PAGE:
1.Two years on from the referendum on the United Kingdom’s membership of the European Union, the Government is still to give a firm indication of what kind of immigration arrangements it wants post-Brexit. The Government has proposed replacing free movement with a ‘labour mobility’ framework which will require EU nationals to have a visa in order to work in the UK for an extended period of time. Both the Home Secretary and the Secretary of State for Exiting the EU have suggested that the Government’s proposals on labour mobility or visas will be subject to negotiation with the European Union as part of the proposed ‘future deep and special relationship’, but basic details about how such a scheme might work in practice or what its costs and benefits might be, remain unknown.
2.Following the referendum in June 2016, our predecessor Committee launched an inquiry to assess whether it might be possible to build greater consensus on immigration policy. We agreed to continue this work and have published two Reports; Immigration policy: basis for building consensus in January 2018 and Home Office delivery of Brexit: Immigration in February 2018.
3.This is an interim report published to inform Parliament and the public about the limited statements so far from the Government on future migration policy, the range of options for EU/EEA migration during, and after, the transition period that have been raised with us in evidence hearings, and the potential trade-offs between future immigration policy and future economic and trade relationships. We will await the conclusions of the Migration Advisory Committee in the autumn, and—we hope and expect—some substantive proposals from the Government before making recommendations on the future shape of EU migration policy.
4.We heard evidence from the Home Secretary, and from a range of academics, think tanks, campaigning organisations, business representatives and other experts. We particularly wish to thank Guy Verhofstadt MEP, Chair of the Brexit Steering Group, European Parliament, and Professor Michael Ambühl, former Swiss State Secretary for Foreign Affairs for travelling from Belgium and Switzerland respectively to give evidence to our inquiry. We are also grateful to the individuals and organisations who submitted their views in writing.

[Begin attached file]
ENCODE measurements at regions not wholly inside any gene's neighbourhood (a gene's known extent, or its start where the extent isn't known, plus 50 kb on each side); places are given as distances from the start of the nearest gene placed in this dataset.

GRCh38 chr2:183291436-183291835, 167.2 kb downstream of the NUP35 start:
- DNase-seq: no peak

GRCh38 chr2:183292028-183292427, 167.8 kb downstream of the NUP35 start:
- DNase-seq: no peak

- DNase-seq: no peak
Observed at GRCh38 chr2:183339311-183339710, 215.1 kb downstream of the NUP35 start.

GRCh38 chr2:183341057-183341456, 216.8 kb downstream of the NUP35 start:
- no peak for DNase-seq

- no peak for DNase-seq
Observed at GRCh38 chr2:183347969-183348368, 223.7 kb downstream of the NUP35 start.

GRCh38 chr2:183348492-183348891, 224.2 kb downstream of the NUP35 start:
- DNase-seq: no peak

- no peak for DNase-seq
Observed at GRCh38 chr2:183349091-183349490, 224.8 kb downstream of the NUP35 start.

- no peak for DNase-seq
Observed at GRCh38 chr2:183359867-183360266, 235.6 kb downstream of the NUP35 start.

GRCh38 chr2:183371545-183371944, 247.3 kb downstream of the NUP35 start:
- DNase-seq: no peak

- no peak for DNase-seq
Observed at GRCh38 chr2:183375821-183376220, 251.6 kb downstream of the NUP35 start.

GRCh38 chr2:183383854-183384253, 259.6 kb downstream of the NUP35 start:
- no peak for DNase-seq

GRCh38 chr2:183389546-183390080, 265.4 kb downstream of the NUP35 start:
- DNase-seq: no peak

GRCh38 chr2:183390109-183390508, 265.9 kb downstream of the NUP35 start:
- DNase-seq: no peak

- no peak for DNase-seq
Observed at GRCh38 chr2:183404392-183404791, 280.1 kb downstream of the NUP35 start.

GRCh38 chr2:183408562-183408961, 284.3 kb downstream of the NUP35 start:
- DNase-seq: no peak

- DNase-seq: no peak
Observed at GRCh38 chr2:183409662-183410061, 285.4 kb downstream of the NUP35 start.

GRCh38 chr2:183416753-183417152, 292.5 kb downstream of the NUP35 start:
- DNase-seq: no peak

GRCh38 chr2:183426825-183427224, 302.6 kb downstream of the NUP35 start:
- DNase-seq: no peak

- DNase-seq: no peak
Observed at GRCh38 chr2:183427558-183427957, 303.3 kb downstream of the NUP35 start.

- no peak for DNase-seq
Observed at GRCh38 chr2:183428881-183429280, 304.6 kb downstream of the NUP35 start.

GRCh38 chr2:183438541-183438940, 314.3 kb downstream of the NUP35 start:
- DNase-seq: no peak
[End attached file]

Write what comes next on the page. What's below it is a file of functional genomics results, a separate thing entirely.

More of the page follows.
5.In March 2018 the UK and EU27 reached agreement on large parts of the legal text of the Withdrawal Agreement, particularly those aspects covering citizens’ rights, the financial settlement, and the transition period. Both the UK Government and the European Commission have said they hope to conclude negotiations on the Withdrawal Agreement at the October Council. On 12 July the Government published a White Paper which set out its proposals for the future UK-EU relationship but which included only limited information on a ‘framework for mobility’ within a document that ran to nearly 100 pages. We discuss these proposals in the next chapter.
6.Successive Home Secretaries have told us that details of a future immigration system would be set out in a White Paper on Immigration but the timetable for its publication has been changed several times. In October last year the former Home Secretary, Rt Hon Amber Rudd MP, told us it would be published by the end of 2017, then in March she told us it would not be published until the autumn of 2018. After his appointment the current Home Secretary Sajid Javid told us in June that the White Paper on Immigration would be published before the summer. On 10 July he told us it would be published “in the autumn” with an Immigration Bill expected in early 2019.